In the hit podcast "S-town," the troubled, quixotic, brilliant and possibly nefarious protagonist John B. McLemore does a calculation. He figures out how much time an average man who lives to the age of 60 has to do the things he loves. He takes out one-third of the years for sleep, and other chunks for work and taking care of other life chores. He ends up with a number of days a person has to live a meaningful life. (Of course, each person's calculation for that number would be different, but you get the general idea.)

It might seem morbid or strange to calculate your life like that, but a recent study published in The Journal of Positive Psychology suggests that taking stock of and understanding how little time we really have can help us savor the good stuff — and therefore make us happier.

The authors of the study know this is easier said than done. As they write, "... savoring everyday life is often challenging. Even the most beautiful or noteworthy events are susceptible to the process of hedonic adaptation, whereby they lose their emotional impact over time and through repeated exposure."

So, how do you get around that? You can't just tell people to savor their lives more; it's a daily challenge to change ingrained ways of thinking — and general life appreciation is not most people's strong suit. It's tough to test something as ephemeral as the relationship between savoring life and happiness, but the job of scientists isn't to make assumptions about connections between two things, even if they seem obvious. They need evidence.

How to test for happiness

University of Michigan The test participants were freshman college students, and they were asked to imagine what it would be like if they knew they'd be leaving that campus soon. What would they miss? (Photo: Dieon Roger/Shutterstock)

To get that proof, researchers came up with a way to test their hypothesis. They worked with a group of 111 college students over a four-week period, and gave them the same set of questions — the Balanced Measure of Psychological Needs survey — when they began the study, at the end of four weeks, and again at a two-week follow-up. The survey measured three basic areas — life satisfaction, positive emotions and negative emotions — and included specifics on how connected they felt with others, how competent they thought they were and if they felt they had a sense of independence in their lives.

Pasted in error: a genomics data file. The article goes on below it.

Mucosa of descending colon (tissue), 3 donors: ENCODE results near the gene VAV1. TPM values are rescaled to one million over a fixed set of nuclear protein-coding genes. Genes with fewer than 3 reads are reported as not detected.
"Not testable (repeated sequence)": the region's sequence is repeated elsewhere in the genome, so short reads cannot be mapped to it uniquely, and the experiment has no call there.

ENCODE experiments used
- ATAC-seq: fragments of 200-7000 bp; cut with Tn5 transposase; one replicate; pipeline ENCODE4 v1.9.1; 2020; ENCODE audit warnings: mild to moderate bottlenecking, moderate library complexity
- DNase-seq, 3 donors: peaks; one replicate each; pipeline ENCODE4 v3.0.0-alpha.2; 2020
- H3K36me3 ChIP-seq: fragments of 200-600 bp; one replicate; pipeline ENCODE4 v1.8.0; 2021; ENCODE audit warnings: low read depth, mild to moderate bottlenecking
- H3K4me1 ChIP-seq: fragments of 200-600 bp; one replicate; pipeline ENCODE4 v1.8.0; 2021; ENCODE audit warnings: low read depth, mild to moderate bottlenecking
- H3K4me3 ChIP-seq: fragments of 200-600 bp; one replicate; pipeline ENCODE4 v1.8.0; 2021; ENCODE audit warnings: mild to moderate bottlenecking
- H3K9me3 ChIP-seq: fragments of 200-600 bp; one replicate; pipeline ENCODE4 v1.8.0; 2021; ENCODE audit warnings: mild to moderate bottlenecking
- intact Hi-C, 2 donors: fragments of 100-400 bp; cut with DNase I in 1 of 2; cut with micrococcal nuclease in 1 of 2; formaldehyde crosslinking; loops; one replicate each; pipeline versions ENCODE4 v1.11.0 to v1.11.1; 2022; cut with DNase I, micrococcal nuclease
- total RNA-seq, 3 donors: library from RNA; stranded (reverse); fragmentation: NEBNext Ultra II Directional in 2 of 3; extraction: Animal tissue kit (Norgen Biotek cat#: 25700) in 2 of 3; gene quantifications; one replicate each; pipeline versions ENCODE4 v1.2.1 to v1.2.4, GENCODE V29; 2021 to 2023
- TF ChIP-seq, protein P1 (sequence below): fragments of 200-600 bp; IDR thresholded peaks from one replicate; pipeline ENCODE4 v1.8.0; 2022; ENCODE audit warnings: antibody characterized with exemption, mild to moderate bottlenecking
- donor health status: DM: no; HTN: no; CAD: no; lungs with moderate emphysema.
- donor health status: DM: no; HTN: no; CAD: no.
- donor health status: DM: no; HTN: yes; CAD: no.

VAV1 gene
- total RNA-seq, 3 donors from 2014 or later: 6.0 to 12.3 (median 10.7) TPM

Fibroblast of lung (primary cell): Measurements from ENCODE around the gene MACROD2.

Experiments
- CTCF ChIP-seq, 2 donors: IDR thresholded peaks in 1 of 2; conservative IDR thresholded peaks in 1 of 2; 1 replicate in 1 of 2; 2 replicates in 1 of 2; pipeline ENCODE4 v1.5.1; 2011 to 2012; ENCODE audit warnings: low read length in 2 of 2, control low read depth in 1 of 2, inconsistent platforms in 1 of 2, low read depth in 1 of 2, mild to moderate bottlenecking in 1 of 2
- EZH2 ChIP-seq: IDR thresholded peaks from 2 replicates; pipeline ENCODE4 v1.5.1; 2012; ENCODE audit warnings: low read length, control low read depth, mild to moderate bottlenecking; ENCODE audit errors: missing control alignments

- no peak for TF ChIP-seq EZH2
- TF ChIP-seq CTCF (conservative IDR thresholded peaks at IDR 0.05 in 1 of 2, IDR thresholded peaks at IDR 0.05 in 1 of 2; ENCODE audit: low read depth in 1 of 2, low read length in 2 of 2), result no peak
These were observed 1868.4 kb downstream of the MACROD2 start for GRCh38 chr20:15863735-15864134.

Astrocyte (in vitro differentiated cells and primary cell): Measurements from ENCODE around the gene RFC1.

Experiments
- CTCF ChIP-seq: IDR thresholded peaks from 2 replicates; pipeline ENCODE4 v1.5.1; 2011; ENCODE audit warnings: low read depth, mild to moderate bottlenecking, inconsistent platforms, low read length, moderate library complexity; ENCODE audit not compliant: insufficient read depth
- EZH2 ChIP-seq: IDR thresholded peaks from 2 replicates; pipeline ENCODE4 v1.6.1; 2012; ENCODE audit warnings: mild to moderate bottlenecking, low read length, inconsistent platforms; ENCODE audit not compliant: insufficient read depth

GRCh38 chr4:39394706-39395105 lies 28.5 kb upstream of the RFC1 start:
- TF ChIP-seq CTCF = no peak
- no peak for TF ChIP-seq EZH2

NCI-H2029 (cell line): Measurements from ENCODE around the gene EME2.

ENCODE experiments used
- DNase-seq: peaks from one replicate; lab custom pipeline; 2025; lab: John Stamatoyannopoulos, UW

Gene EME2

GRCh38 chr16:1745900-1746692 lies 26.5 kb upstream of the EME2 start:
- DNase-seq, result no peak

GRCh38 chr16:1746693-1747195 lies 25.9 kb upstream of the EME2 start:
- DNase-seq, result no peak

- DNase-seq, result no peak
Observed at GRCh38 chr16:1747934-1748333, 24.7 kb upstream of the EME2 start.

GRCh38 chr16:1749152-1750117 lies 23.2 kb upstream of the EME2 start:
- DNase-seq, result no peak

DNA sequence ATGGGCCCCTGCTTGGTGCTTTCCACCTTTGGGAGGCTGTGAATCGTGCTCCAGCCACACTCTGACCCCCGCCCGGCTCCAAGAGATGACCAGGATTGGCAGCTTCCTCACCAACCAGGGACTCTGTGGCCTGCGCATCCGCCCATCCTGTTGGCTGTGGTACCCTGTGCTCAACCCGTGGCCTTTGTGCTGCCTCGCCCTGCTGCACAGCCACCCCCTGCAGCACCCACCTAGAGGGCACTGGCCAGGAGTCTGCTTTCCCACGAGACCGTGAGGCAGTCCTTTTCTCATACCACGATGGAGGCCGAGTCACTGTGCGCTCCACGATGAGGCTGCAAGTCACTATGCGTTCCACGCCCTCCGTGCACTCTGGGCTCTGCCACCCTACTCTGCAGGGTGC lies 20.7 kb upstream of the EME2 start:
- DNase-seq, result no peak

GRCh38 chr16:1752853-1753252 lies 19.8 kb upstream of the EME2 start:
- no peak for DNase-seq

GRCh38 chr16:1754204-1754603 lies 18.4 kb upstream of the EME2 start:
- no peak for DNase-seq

Some of the students were in the control group, and they were instructed to simply keep track of their time over the study period. They were given the survey at the intervals described above. The other participants were instructed to think about their college town and to plan out the next month as if they were going to be leaving that place for a long time. It was suggested that the students enjoy their surroundings and “do all of the things you are going to miss while you’re away." They were also given the survey.

While both groups experienced an increase in well-being over the six-week period, the group told to enjoy the place they were in as if it were their last chance to do so experienced a much steeper increase in happiness than the other group. (Though it's worth nothing that simply keeping a detailed track of your time can increase happiness too, as the control group showed.)

As the scientists wrote: "... imagining time as scarce prompted people to seize the moment and extract greater well-being from their lives."

So what did the college students do differently? Nothing all that dramatic, even though they experienced significant happiness increases. One wrote: "I walked around campus to classes instead of taking the bus. I sat on the quad and enjoyed the scenery. I also visited skyline drive off campus with my boyfriend to stargaze."

These are the kinds of activities most of us can do wherever we live, and if we engage in them — and then maybe add in a little writing about what we appreciated most about our day (another previously studied way to increase happiness), most of us can improve how we feel about our lives in just a few weeks — for free.

To get in the right frame of mind, take a few minutes to listen to this TEDxMarin talk from Dr. Rick Hanson, a neuropsychologist and the author of “Hardwiring Happiness: The New Brain Science of Contentment, Calm, and Confidence.” His talk is about how to make the most of a good experience and make it last longer than just a moment. Seems like a good use of time.

Starre Vartan ( @ecochickie ) covers conscious consumption, health and science as she travels the world exploring new cultures and ideas.